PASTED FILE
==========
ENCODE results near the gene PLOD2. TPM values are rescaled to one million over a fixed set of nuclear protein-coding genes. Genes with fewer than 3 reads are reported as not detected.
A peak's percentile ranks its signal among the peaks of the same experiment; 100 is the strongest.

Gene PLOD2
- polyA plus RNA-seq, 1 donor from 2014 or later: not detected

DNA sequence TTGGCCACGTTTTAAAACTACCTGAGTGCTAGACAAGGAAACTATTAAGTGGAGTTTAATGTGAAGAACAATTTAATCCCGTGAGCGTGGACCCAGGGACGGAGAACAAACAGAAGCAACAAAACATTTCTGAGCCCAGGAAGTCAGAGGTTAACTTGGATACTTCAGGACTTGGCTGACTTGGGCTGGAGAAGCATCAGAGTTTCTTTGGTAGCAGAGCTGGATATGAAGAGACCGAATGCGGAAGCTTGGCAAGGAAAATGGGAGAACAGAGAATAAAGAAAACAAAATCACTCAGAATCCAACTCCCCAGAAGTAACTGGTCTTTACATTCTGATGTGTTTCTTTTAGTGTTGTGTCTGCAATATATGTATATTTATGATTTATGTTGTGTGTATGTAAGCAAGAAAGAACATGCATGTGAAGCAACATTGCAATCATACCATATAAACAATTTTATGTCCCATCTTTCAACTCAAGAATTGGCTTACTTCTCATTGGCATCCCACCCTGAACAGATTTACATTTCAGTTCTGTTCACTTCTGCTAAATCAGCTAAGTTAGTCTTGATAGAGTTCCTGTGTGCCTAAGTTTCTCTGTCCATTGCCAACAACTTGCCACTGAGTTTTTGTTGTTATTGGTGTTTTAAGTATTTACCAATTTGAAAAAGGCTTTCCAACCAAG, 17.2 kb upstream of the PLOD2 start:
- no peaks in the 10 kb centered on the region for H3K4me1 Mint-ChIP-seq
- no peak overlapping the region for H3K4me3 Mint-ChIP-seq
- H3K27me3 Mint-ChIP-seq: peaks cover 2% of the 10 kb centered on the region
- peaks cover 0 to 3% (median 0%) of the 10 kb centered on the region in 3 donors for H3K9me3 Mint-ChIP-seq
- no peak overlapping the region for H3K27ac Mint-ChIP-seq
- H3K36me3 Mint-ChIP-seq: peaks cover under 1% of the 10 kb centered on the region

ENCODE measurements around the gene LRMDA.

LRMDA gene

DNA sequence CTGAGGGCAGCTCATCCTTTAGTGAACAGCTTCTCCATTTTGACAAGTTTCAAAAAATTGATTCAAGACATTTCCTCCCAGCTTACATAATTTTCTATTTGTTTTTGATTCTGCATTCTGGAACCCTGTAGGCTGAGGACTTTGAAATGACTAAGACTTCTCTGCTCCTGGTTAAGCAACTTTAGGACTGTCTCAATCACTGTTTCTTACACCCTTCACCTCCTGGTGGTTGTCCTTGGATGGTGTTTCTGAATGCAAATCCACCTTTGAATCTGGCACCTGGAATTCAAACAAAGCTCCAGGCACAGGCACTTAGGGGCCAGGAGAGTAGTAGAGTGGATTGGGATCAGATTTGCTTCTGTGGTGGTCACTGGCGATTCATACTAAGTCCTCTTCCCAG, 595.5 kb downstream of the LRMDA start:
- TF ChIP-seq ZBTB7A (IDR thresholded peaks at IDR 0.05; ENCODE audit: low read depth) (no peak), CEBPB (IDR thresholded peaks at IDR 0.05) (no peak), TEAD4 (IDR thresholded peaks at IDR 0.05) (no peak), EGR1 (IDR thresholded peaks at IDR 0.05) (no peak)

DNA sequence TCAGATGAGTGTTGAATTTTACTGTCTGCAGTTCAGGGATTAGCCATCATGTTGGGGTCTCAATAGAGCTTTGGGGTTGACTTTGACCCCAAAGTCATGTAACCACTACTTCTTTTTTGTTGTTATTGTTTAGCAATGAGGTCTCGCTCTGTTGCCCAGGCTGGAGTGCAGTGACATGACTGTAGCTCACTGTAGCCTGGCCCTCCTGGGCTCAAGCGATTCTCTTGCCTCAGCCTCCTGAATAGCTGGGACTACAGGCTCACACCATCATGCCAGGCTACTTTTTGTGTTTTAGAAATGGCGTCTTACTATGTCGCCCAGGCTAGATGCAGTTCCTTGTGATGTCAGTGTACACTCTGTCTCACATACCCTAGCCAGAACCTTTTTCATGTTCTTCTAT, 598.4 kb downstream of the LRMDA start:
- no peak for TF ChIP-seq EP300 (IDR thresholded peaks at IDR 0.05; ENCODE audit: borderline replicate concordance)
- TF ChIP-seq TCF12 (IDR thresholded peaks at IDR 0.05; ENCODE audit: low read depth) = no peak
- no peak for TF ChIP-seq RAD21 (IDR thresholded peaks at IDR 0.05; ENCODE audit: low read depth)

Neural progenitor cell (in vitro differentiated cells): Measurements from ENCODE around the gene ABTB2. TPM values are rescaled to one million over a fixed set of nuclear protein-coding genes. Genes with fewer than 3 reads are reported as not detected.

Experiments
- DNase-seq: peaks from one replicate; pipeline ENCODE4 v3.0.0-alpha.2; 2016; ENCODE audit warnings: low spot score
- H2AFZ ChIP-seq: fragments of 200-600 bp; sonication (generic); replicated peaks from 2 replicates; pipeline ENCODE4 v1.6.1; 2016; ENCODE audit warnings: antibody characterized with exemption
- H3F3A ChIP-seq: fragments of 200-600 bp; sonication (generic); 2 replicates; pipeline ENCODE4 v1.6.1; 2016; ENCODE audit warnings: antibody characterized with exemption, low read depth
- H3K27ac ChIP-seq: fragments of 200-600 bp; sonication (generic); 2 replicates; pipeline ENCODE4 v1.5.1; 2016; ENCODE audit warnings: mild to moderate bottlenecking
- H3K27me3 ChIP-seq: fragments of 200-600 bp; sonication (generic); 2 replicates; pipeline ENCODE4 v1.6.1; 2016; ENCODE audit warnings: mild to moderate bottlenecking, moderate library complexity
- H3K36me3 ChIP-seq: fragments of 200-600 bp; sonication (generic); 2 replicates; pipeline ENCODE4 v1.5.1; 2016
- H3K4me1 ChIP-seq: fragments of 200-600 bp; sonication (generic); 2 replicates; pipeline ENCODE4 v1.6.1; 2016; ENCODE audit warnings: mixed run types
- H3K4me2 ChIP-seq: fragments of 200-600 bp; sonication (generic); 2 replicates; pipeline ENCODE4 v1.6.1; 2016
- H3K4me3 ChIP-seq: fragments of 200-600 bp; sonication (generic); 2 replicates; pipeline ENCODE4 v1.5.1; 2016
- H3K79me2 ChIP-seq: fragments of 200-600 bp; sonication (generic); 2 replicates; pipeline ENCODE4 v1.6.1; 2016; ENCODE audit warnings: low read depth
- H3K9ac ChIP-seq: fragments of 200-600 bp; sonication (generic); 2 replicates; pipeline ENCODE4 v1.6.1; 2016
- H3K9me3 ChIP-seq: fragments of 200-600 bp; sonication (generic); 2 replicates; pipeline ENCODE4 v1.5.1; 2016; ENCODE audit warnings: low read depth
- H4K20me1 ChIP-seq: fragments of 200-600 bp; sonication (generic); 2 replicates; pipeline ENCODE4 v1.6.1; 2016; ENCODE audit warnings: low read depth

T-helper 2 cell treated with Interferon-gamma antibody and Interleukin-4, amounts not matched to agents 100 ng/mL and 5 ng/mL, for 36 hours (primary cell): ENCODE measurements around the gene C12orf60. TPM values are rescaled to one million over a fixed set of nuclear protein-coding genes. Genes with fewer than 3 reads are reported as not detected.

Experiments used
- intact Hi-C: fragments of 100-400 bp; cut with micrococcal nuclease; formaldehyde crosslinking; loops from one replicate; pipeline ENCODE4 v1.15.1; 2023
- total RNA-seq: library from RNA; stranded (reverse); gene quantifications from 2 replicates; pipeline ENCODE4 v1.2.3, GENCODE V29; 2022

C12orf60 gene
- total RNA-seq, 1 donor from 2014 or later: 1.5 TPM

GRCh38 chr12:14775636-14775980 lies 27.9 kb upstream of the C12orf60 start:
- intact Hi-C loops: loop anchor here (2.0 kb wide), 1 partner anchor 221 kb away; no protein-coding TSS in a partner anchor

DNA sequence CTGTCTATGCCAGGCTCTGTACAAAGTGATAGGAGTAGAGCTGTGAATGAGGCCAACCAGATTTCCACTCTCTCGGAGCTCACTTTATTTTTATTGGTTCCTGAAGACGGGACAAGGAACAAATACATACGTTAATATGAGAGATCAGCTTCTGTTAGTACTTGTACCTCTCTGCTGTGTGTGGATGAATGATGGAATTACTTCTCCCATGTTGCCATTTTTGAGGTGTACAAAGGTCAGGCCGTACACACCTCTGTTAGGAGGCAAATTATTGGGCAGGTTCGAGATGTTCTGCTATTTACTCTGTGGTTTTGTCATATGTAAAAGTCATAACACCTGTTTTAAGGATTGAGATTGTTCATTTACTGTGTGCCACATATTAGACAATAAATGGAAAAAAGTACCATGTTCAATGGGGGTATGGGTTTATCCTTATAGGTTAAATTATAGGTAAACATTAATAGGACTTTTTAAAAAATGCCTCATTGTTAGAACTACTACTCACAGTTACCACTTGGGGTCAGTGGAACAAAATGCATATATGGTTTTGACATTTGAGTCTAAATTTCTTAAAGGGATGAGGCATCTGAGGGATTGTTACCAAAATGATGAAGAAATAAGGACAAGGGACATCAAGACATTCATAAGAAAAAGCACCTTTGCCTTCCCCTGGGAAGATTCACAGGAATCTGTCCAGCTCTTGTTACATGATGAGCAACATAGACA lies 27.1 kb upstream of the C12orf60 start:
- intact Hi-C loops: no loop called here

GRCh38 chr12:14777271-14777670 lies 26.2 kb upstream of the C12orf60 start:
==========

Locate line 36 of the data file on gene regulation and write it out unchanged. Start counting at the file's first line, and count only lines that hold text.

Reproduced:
Experiments used